Ahead of the (online) release of their latest work – AYOUNI – filmmaker Yasmin Fedda reflects on being an independent filmmaker and parent and shares ideas for how things should (and can) change to support filmmakers as we all slowly emerge out of the pandemic.
I haven’t filmed anything in over two years.
Am I still a filmmaker?
All the funding applications I submitted in the last two years have been rejected.
Can I still be a filmmaker?
All the festivals I applied to have rejected my new film.
Has anyone noticed I made a film?
A global pandemic. With a young child. No time.
Am I still a filmmaker?
Still managed to develop and pitch some ideas, none commissioned. Why did I bother?
How can I be a filmmaker?
The film industry has gone to sh*t, from my point of view. No film work. Limited funding.
Why am I a filmmaker?
It was like this before the pandemic – especially with UK film funding. Is it like this for other independent filmmakers here? Or is it an issue with the films I want to make?
Don’t have time to speak to anyone about this.
Why aren’t funding applications simpler?
Should I still try to be a filmmaker?
It’s still a pandemic, still with a young child, still with limited time.
I wish I didn’t love making films.
My film finally premiered at a festival – online. Did some events, released the film, did some impact.
I am still a filmmaker.
The film is about people I know, people who have been forcibly disappeared in Syria and their loved ones fighting for answers.
We wouldn’t let their stories disappear.
I worked with a great team – self-driven, collaborative, supportive. We met when we could between childcare. I made this film while pregnant, breastfeeding and juggling childcare with my partner.
I thought having a child would hinder my film career.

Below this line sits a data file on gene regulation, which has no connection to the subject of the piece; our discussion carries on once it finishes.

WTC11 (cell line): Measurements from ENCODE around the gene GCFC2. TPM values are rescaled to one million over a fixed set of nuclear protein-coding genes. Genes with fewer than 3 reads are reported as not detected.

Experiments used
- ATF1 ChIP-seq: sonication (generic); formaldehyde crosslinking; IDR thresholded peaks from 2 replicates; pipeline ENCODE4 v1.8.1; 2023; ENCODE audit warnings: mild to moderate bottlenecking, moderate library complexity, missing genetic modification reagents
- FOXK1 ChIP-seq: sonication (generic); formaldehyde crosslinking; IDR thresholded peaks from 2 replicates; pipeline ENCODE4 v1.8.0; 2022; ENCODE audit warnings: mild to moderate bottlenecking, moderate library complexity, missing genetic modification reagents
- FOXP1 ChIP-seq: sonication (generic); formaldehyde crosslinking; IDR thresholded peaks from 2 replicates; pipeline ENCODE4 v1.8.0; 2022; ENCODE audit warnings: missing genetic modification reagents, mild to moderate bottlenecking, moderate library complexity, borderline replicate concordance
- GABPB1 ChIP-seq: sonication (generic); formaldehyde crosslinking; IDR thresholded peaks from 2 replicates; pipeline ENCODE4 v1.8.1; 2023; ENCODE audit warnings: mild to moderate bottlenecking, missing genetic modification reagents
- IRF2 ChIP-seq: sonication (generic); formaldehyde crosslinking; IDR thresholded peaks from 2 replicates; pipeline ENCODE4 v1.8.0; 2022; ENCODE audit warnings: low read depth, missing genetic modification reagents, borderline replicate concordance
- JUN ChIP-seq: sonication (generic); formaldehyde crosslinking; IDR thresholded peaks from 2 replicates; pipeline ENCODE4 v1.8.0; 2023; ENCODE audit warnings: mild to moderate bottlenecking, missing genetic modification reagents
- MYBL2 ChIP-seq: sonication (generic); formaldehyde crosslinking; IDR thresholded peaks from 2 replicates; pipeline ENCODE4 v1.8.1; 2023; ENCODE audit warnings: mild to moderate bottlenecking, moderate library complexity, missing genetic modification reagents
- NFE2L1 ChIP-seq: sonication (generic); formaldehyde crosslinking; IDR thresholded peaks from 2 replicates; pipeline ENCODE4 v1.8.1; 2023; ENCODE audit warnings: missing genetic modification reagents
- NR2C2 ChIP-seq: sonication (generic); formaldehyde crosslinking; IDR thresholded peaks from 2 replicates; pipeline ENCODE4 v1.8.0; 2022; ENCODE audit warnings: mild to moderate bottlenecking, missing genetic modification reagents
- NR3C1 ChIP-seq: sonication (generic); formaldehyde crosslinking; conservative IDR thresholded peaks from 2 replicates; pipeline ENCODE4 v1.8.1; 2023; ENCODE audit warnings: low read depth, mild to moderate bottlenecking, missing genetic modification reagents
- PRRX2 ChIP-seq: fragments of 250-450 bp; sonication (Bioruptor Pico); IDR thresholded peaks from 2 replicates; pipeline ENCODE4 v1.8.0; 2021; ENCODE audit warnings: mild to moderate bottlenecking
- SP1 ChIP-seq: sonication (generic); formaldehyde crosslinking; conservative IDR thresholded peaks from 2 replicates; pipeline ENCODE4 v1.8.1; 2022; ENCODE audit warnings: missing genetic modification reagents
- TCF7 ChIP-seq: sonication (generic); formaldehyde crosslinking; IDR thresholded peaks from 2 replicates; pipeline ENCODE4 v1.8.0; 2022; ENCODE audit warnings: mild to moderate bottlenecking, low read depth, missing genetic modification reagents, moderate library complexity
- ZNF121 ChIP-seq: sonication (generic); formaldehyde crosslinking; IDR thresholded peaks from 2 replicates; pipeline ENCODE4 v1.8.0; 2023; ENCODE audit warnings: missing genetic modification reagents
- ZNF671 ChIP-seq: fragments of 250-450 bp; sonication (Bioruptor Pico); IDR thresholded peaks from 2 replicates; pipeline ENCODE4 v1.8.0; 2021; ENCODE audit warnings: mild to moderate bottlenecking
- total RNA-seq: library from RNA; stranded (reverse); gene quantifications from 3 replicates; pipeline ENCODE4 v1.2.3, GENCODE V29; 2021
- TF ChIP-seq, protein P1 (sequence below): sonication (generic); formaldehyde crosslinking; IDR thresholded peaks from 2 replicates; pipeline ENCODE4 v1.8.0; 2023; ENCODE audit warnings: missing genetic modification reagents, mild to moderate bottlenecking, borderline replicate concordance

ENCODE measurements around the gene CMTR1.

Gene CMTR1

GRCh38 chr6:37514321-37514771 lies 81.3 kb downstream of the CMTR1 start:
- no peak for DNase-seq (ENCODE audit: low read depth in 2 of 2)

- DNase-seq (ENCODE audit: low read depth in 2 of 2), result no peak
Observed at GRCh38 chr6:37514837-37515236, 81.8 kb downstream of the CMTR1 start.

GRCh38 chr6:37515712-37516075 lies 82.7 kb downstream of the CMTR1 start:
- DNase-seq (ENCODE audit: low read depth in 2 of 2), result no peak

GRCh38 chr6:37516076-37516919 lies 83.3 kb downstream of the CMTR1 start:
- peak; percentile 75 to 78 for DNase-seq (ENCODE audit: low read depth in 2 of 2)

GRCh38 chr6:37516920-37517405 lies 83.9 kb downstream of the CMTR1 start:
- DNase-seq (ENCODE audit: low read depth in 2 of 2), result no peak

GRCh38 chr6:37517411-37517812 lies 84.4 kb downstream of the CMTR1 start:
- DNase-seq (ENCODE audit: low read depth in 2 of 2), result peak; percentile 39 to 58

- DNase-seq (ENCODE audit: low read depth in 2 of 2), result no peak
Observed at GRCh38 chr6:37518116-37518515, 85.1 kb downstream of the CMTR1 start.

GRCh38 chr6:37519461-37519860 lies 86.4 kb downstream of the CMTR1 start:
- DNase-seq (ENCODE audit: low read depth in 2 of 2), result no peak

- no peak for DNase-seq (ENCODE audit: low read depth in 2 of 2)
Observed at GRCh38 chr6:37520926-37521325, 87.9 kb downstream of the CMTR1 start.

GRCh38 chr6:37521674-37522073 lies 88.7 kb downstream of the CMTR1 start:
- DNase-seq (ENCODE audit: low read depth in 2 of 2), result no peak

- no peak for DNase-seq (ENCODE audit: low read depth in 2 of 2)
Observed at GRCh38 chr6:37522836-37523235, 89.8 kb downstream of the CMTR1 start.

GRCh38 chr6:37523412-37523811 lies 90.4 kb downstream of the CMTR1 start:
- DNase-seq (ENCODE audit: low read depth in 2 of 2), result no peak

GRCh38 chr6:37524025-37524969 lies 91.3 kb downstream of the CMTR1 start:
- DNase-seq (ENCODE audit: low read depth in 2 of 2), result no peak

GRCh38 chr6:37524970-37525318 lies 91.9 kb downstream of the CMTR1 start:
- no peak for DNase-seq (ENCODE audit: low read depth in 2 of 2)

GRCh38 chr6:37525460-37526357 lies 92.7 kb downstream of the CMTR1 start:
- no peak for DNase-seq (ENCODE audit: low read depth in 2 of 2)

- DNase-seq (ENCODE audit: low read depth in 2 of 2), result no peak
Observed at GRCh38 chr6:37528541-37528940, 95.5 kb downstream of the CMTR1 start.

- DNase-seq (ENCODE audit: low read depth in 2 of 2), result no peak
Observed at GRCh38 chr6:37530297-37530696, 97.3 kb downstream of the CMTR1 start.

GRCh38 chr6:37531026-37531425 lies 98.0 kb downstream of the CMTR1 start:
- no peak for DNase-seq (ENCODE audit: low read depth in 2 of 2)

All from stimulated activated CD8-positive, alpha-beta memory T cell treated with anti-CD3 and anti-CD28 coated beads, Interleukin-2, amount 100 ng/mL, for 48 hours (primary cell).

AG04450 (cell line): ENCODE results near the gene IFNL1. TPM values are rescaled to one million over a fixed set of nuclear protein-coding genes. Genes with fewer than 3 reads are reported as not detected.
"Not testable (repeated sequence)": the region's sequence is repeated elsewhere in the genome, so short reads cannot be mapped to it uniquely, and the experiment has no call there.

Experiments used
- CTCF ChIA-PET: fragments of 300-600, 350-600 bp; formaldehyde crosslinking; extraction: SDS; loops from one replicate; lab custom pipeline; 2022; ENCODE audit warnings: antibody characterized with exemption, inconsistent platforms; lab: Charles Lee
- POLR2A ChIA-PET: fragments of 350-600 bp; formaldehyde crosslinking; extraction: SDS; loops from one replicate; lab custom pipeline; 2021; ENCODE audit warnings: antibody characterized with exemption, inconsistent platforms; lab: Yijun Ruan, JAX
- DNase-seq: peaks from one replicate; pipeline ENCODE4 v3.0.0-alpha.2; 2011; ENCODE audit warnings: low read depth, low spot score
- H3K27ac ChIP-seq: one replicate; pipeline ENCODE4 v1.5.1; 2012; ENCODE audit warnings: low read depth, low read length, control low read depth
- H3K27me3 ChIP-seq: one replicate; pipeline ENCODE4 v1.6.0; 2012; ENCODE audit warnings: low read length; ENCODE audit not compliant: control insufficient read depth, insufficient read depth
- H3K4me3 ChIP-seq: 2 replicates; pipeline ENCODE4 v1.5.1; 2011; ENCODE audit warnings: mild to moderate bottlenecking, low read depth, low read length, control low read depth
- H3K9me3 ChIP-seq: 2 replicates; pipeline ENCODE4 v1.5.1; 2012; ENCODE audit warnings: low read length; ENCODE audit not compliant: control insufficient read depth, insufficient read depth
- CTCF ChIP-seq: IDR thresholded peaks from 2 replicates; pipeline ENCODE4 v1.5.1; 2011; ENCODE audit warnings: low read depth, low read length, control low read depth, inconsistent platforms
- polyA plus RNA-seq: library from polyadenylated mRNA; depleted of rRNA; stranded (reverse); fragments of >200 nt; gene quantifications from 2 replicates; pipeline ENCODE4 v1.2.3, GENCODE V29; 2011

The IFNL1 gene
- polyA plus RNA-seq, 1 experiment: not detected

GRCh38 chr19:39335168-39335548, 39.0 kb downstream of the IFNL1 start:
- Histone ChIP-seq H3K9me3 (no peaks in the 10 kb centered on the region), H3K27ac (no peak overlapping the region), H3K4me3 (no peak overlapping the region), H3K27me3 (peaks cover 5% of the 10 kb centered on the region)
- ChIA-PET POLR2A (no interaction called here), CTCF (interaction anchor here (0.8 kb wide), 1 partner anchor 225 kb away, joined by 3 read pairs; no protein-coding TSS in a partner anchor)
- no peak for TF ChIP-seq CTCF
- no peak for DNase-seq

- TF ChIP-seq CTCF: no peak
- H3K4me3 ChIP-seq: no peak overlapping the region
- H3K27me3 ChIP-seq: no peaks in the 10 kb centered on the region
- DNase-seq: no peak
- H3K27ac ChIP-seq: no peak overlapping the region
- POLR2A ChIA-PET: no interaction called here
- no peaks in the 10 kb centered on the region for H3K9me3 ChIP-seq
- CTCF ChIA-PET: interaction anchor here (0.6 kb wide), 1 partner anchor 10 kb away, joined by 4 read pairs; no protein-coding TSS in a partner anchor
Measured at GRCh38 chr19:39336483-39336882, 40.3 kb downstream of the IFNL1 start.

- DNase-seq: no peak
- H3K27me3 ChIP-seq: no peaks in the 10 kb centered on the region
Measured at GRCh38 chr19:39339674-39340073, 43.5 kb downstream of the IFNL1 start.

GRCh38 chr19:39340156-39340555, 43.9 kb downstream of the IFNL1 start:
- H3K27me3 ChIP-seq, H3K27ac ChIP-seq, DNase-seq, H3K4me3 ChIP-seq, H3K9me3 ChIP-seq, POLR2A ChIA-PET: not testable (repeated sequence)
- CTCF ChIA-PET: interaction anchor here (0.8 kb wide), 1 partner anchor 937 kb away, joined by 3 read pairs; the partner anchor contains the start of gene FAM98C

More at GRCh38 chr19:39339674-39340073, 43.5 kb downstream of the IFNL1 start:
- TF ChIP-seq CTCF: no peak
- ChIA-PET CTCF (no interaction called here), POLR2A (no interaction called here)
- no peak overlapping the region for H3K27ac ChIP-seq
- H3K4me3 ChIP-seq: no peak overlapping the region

I realised quickly after that there are not enough structures of support – that was the hindrance. I see this as mainly due to limited state funding, and no affordable childcare, until the age of three.
But a young child and a film career are possible. (If you can accept less money each month for three years).
If you have a supportive network, be it a partner who shares childcare 50/50, to supportive teams, it can work. Just about.
Shared childcare, supportive teams – let’s normalise these completely.
Maybe this pandemic will make the film industry more in tune to the needs of parent filmmakers. This juggle is more explicit now. The need for good and accessible childcare for young children is still needed as we slowly come out of the pandemic.
But besides the pressures of childcare, the problems I found with being an independent filmmaker in the UK existed before the pandemic. They are wider than juggling childcare and parenting. The challenges are around funding and support for independent filmmakers.
What can we change?
Why do no UK broadcasters regularly showcase and support independent films – docs, fictions, artists or experimental films, films that don’t fit the normal formats or content of TV? No strand is dedicated to this? We make some great films, show them!
There is only one fund for independent documentarians in the UK. This isn’t good enough. Let’s work together to find ways to establish better support and more of it. Maybe it’s more regional funding – why don’t local councils have film funds for locally based filmmakers for example?
And crucially, more development money – it is this that can push people out of the film industry especially if they have a young child. Development support is needed to help get an idea off the ground to enable you to get that limited funding.
Let’s demand these things as filmmakers and keep making great work.
Let’s embrace the difficulties, self-doubt, and fun of being a parent and a filmmaker.
And, let’s fight to change the industry for the better because we love making, raising and growing films. Films are our way of putting different experiences on screen, to create the discussions of today, and to create the archives of our futures.
So, am I still a filmmaker?
Watch AYOUNI via True Story from Friday 26 February 2021.
Yasmin Fedda is an award winning filmmaker and artist whose work has focused on themes from Edinburgh bakeries to Syrian monasteries, and from geek anarchism to forcible disappearance.
Her films have been BAFTA-nominated and screened at numerous international festivals including Sundance and Edinburgh Film Festival, and some have screened at galleries. She occasionally makes broadcast films for the BBC and Al Jazeera English.
Header image: Editing AYOUNI with Editor Greg Pittard and my child, courtesy of Yasmin Fedda